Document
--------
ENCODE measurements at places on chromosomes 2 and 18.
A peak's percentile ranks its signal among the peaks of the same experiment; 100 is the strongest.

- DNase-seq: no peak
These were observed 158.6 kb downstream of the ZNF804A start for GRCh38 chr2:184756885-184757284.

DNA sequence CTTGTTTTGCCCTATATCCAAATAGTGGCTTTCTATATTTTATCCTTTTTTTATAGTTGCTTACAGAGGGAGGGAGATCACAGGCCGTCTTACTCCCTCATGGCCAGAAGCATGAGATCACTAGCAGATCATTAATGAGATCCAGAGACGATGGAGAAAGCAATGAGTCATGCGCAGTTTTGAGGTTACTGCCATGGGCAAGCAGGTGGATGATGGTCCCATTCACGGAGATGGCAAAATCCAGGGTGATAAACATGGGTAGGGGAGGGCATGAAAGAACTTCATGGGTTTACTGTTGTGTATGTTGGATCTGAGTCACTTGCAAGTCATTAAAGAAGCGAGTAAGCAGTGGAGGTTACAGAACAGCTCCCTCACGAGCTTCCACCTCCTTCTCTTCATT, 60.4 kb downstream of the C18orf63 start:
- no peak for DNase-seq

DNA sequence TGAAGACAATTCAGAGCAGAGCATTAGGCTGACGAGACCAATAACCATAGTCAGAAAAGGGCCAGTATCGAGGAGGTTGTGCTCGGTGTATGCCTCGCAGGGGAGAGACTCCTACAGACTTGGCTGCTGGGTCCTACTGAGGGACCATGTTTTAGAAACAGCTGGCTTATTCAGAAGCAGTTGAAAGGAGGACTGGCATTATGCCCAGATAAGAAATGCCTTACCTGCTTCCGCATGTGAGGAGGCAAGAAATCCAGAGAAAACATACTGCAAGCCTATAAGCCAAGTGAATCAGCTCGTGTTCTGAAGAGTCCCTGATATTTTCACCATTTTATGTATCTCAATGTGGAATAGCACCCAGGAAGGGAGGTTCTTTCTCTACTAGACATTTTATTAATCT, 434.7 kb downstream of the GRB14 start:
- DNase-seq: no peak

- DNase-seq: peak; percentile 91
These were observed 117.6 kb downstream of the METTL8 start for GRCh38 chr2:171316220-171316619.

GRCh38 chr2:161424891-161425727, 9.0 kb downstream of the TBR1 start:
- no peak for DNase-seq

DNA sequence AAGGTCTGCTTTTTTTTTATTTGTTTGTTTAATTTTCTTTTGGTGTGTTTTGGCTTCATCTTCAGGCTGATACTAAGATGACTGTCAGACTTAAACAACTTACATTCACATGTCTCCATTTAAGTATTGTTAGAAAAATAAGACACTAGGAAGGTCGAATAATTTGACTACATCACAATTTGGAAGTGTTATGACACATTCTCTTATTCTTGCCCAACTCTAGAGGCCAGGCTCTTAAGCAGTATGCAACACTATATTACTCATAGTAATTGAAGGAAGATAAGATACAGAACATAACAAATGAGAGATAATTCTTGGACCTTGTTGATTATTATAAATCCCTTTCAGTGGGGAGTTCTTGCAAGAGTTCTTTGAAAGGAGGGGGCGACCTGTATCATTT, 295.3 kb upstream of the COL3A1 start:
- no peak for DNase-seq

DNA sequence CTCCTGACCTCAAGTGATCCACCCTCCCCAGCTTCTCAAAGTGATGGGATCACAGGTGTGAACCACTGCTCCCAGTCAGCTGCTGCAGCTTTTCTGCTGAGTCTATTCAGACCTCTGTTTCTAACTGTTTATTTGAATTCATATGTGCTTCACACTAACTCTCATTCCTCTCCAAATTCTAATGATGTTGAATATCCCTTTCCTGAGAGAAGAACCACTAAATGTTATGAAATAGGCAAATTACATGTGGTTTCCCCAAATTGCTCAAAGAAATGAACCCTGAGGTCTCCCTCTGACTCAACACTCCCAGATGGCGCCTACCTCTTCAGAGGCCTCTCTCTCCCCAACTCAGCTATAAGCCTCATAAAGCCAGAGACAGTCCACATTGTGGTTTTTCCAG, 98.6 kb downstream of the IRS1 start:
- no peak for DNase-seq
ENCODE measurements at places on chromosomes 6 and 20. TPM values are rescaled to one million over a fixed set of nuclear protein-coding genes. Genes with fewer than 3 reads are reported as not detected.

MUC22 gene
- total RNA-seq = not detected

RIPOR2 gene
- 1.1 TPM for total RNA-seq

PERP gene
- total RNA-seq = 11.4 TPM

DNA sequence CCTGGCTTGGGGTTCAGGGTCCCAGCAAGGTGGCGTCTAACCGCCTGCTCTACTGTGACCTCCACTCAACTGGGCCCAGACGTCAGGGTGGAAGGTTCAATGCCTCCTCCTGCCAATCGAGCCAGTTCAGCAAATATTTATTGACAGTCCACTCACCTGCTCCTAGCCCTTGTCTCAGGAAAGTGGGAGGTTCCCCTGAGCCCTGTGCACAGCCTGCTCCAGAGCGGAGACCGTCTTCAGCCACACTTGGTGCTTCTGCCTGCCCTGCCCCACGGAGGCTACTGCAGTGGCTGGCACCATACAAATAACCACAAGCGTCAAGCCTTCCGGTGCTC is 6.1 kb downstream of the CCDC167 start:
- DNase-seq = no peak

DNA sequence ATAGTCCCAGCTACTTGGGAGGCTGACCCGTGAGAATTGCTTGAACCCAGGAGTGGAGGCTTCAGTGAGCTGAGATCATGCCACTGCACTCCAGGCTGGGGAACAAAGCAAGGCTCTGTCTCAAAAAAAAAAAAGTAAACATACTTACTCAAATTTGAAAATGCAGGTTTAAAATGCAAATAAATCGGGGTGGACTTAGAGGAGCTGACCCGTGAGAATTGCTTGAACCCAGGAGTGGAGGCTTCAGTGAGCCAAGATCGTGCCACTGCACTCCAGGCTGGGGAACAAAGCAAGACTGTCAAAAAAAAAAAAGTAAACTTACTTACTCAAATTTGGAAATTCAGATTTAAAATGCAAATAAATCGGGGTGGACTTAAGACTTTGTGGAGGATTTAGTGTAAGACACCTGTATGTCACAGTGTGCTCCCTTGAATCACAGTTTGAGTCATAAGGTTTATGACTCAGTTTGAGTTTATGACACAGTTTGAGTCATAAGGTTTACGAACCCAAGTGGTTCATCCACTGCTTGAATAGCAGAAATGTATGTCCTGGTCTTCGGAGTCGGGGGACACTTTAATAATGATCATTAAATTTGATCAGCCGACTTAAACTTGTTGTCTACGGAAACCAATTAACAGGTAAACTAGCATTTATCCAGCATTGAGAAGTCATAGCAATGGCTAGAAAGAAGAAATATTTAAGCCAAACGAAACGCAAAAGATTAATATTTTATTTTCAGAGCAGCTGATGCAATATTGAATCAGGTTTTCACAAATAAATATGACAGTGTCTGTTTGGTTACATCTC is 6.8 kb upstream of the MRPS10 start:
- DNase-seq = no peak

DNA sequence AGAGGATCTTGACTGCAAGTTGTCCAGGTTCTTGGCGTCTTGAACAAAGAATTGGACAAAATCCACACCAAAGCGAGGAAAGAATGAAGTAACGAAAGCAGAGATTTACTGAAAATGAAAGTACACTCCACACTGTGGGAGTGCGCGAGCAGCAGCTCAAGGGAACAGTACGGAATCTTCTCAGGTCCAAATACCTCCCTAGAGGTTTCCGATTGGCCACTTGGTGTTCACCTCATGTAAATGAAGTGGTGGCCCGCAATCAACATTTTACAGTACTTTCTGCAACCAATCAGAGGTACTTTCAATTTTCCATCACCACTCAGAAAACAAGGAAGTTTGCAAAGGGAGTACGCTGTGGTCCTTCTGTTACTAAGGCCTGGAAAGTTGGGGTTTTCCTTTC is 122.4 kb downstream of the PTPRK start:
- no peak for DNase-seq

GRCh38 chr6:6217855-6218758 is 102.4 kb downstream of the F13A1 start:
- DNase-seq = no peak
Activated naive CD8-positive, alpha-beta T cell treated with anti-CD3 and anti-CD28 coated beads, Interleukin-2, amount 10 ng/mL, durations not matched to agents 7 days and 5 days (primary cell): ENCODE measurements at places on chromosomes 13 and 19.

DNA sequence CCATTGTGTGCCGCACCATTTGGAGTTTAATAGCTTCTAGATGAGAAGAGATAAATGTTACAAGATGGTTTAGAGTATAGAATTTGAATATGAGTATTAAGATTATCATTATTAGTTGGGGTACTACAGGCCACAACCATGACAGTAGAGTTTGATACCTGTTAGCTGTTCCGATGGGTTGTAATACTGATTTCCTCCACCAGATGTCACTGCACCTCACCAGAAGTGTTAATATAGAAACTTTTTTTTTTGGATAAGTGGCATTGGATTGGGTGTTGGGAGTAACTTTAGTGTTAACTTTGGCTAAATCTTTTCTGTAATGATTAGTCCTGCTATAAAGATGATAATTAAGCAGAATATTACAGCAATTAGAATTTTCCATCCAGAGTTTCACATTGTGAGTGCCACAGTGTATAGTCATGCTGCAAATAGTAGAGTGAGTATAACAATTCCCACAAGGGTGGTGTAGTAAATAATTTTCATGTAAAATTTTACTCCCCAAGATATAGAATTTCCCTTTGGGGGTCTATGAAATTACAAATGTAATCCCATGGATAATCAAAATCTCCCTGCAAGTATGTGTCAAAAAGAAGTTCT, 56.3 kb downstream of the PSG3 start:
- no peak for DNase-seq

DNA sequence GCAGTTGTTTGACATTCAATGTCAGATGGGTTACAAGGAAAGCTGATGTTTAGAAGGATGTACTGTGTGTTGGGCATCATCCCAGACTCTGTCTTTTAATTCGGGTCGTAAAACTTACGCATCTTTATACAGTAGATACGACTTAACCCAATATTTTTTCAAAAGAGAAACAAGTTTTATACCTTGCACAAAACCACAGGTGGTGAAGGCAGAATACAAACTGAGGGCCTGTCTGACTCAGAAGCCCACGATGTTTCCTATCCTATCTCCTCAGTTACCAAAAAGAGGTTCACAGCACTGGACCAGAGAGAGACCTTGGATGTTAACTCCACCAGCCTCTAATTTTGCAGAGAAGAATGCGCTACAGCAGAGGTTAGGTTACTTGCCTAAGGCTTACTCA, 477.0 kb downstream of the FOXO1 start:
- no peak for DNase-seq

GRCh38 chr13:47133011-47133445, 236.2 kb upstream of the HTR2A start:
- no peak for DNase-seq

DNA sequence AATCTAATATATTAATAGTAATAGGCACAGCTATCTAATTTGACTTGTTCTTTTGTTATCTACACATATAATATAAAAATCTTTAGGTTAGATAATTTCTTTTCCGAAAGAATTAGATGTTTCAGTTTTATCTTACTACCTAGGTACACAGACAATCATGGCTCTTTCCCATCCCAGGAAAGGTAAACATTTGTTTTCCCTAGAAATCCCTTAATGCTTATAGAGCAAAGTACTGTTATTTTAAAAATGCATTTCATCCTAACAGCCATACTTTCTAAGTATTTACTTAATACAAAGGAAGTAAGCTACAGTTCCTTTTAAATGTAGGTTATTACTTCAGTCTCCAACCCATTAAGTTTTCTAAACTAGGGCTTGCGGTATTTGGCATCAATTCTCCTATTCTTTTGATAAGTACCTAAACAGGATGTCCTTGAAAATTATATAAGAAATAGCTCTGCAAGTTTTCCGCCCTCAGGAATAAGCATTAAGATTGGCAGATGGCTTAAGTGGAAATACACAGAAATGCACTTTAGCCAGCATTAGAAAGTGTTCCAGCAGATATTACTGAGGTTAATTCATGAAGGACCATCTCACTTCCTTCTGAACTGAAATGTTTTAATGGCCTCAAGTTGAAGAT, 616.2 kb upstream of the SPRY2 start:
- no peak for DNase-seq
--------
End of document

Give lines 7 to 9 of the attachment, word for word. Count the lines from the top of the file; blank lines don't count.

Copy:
DNA sequence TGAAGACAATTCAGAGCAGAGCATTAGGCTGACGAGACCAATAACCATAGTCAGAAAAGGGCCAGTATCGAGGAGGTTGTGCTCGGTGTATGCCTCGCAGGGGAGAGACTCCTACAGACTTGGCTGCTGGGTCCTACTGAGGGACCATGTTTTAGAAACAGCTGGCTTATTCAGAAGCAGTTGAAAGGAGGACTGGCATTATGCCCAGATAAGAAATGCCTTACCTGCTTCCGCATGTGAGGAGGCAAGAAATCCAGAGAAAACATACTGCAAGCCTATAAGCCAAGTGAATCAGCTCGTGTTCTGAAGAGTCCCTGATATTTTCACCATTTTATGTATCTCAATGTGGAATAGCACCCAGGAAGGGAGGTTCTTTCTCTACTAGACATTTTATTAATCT, 434.7 kb downstream of the GRB14 start:
- DNase-seq: no peak

- DNase-seq: peak; percentile 91